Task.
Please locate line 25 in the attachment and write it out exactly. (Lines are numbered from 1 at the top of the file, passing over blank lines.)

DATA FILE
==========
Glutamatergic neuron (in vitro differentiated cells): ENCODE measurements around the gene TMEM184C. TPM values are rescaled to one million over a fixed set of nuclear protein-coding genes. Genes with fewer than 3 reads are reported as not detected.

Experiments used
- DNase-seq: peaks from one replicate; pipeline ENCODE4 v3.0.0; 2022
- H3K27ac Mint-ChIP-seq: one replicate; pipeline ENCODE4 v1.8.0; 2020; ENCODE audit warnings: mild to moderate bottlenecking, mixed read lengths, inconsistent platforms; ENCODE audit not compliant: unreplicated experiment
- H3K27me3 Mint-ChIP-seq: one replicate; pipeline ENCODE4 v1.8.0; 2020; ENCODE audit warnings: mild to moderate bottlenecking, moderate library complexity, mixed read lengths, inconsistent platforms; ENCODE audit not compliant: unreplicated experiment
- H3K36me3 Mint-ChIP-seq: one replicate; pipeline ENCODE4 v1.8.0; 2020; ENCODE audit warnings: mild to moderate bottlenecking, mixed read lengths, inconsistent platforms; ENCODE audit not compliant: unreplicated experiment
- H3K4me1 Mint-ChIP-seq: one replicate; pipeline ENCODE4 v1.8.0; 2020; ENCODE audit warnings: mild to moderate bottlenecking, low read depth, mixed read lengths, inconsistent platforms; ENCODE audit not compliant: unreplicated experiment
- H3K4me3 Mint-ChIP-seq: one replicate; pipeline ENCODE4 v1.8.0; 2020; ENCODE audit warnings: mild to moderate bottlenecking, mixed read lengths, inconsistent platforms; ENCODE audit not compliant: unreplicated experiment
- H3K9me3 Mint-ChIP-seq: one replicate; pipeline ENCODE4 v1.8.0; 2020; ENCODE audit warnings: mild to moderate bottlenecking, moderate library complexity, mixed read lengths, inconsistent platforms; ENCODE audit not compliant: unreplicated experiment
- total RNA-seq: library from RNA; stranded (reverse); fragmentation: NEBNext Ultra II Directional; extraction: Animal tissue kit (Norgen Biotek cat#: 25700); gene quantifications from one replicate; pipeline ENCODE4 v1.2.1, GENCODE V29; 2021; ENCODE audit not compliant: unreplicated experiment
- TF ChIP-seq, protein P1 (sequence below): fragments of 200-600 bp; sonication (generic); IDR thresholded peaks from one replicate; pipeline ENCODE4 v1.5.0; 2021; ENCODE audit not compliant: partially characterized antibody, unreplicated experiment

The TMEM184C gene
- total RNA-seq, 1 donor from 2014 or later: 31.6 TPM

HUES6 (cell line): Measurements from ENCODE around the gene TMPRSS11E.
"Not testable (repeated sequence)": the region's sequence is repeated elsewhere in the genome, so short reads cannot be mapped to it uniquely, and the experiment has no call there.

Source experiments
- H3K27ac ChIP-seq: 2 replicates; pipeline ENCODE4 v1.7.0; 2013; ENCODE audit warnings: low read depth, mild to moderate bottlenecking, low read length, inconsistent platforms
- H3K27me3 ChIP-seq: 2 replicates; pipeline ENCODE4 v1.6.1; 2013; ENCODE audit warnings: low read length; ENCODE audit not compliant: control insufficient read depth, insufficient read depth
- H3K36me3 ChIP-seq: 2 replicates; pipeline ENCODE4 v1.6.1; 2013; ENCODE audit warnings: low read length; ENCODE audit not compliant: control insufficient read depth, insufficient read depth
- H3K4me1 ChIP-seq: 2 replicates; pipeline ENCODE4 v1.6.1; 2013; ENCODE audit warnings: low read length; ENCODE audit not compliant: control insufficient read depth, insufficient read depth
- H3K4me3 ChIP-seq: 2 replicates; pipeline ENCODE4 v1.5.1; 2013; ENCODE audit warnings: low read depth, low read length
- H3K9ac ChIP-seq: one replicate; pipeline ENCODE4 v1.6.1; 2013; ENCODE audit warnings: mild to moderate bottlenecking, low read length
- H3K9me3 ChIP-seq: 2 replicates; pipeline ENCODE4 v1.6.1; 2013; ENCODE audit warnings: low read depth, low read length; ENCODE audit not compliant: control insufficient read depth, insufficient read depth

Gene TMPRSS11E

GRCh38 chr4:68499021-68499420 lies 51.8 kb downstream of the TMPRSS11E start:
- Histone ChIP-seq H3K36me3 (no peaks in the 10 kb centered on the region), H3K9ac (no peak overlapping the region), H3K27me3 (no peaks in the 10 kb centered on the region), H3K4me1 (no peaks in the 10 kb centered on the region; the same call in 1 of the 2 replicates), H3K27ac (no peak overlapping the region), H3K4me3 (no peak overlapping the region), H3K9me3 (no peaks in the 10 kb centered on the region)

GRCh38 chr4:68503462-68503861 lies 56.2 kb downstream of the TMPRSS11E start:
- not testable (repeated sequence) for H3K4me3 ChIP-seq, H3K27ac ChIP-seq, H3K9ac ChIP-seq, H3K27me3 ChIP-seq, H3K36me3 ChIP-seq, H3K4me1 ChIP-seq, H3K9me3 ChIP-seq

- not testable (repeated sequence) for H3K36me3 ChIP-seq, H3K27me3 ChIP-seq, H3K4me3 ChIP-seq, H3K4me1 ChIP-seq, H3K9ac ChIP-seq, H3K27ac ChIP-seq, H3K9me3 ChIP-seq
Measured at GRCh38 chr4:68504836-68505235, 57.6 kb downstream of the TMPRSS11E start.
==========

GRCh38 chr4:68499021-68499420 lies 51.8 kb downstream of the TMPRSS11E start: